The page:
New Way to Fabricate Laminate Counter Edges

One craftsman's suggestion for a new way to create the edge detail for a laminate countertop. October 27, 2009

I recently tried a different method for building a laminate counter. I bought the material already laid up (11/16" particleboard, HPL 1 face.) With the sheet face down on the CNC, I through-cut the counter outline, leaving the finished edges 5/16" larger than their finished dimensions. I then raised the bit the thickness of the laminate, and did another pass on the finished edges, taking off 5/16". The laminate on the face of the panel (which will be the top of the counter) was now overhanging the finished edges 5/16".

I carefully ripped material for finished edges and glued them on. Top laminate was now overhanging finished edges by 1/4". I trimmed all, filed, and the counter came out nicely. The weak link was gluing the front strips on. I need a neater way to do this. I just brushed on the contact cement, which was slow and messy, particularly where you're trying not to douse the top laminate where it overhangs the edge. I tried several layers of Fastcap's Speed Tape, to glue the edges on a sample piece, but it didn't bond well enough to the substrate. I think that spraying might create even more of a mess than brushing. Assuming I haven't thoroughly confused everyone, I'm open to suggestions on how to improve this process, as I have quite a few counters to make.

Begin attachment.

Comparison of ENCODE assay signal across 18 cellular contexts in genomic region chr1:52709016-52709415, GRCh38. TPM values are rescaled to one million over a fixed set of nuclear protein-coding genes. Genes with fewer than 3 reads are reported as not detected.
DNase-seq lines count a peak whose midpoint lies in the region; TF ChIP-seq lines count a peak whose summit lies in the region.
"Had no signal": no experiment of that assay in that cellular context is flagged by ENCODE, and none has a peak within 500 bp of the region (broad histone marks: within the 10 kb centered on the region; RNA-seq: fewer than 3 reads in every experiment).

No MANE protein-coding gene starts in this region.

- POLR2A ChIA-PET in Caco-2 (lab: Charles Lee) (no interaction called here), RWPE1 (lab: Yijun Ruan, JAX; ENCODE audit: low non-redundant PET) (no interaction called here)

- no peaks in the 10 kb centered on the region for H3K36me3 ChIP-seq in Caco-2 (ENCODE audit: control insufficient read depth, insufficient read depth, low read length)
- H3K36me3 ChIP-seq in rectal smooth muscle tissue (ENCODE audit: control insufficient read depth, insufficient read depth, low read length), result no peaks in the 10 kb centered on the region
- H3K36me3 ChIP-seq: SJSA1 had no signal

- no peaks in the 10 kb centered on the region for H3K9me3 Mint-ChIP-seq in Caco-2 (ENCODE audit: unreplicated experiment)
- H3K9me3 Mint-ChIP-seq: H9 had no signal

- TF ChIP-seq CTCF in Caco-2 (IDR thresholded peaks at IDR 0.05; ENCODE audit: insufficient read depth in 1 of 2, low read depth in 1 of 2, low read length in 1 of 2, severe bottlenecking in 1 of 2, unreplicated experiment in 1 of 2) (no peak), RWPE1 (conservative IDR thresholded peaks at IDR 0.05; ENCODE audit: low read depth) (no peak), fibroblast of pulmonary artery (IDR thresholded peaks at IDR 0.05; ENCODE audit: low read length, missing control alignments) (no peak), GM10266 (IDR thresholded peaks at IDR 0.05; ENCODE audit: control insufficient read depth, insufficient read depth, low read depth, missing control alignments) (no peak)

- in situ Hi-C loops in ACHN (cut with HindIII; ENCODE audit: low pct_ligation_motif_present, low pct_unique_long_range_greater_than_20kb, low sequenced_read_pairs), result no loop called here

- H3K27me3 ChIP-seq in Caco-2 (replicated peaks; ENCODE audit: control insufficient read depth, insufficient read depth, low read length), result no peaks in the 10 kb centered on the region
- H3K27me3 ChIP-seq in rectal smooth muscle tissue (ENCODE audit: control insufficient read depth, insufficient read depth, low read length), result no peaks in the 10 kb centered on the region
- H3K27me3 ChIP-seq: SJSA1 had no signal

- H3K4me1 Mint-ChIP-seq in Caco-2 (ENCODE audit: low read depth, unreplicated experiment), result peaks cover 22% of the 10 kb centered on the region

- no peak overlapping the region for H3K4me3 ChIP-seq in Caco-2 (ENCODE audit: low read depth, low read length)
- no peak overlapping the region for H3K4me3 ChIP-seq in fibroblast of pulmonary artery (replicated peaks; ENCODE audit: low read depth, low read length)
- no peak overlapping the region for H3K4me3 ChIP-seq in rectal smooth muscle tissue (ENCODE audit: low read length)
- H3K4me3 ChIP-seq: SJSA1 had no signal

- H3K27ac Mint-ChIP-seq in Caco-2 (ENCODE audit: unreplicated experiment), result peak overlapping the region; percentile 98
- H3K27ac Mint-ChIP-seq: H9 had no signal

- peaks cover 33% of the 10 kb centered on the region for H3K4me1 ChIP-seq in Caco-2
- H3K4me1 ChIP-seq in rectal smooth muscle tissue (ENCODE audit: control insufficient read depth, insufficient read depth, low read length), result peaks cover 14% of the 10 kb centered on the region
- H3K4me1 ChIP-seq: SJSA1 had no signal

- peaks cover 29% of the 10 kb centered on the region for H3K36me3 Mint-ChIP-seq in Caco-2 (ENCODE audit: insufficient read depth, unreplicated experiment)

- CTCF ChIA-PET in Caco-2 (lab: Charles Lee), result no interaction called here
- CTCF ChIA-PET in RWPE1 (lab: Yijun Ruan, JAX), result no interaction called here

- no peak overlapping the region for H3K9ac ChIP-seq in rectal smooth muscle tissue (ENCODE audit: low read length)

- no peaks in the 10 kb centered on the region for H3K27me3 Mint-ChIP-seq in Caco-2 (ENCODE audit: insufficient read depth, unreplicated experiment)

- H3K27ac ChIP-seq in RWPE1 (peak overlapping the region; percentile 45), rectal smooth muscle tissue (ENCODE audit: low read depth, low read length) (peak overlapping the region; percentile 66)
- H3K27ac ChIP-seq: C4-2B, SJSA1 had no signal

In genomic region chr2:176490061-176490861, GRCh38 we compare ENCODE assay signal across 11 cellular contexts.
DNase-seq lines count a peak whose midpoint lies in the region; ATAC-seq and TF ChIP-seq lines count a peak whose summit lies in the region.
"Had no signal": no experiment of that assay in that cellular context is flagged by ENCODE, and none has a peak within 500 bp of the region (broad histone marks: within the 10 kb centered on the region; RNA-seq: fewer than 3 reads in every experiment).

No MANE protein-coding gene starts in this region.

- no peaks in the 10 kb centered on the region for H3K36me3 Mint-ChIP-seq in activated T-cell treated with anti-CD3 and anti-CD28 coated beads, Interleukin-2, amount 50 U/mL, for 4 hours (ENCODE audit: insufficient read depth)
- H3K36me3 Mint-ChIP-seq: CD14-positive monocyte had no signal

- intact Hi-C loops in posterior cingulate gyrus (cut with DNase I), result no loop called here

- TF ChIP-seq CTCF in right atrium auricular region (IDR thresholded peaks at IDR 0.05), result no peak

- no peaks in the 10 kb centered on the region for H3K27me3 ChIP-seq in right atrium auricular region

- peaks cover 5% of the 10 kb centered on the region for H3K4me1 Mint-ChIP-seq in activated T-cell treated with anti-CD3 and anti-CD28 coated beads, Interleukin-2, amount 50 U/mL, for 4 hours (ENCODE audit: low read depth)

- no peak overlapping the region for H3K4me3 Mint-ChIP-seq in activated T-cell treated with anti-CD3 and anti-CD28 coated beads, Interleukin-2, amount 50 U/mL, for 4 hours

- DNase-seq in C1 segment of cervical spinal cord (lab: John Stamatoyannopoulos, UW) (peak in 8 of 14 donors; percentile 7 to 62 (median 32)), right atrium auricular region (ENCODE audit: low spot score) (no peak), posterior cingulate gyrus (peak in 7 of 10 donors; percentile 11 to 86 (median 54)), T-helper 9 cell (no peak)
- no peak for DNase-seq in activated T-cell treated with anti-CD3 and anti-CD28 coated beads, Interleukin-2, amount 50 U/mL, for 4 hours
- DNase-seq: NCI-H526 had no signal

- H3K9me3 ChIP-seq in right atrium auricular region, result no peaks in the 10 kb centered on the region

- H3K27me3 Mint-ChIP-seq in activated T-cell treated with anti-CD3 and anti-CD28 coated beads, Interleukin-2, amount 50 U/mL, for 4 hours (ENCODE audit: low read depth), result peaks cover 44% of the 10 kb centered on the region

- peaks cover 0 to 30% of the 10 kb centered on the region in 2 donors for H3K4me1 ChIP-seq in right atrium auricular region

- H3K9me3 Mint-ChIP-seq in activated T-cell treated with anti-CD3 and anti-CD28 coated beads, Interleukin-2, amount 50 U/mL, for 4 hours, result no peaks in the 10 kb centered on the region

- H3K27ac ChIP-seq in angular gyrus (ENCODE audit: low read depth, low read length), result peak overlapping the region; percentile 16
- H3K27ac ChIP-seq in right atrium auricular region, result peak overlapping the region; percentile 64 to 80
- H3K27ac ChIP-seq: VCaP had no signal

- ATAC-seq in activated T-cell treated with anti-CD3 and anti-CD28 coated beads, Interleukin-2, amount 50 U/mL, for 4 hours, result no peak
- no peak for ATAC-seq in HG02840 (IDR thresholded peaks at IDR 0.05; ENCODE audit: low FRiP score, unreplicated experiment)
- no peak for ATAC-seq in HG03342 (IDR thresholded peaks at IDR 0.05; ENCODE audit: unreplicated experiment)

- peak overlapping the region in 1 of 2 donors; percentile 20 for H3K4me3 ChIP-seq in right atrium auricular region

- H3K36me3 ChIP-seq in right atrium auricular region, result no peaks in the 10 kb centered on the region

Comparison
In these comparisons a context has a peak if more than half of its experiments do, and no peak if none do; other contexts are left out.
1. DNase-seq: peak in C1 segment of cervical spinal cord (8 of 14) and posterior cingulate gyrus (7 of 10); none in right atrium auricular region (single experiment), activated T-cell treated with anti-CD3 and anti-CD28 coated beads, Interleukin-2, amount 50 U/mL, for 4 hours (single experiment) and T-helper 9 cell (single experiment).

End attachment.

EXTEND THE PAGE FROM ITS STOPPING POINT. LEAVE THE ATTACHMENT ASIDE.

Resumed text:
Forum Responses
(Cabinetmaking Forum)
From contributor A:
Assuming your front edge is laminate as well, you should use spray-on contact adhesive. I buy small canisters from the laminate supplier. The gun and hose stay on the can so there is no clean up. Once you try spray-on you will never want to brush on contact again.

From contributor B:
What was the reason for all the extra work (the CNC cutting and raising the bit, etc.)? Why didn't you just cut it to size and slap some ends on it?

From contributor C:
I'm guessing the reason for that was so the top laminate was on top of the edge piece, giving a cleaner look and being less likely to catch on something and chip or peel off. I agree that spraying it is the way to go. Just lay a piece of cardboard or a cover sheet over the top laminate and spray away. You'll kind of be shooting up at it from the underside, but you shouldn't get any on it.

From contributor D:
This is an interesting way of doing this. I have been thinking of trying this myself. I think the trick would be making sure the strip was put on tight to the overhanging top piece. I agree the spray canister is the way to go. I spray my edges all the time. Just adjust the pattern down and use a scrap of laminate as a shield. On 1-1/2" it should be no problem. I hate doing laminate countertops but it is necessary on commercial jobs.

From the original questioner:
I'll will try spraying, using some shields. Thanks very much for the feedback.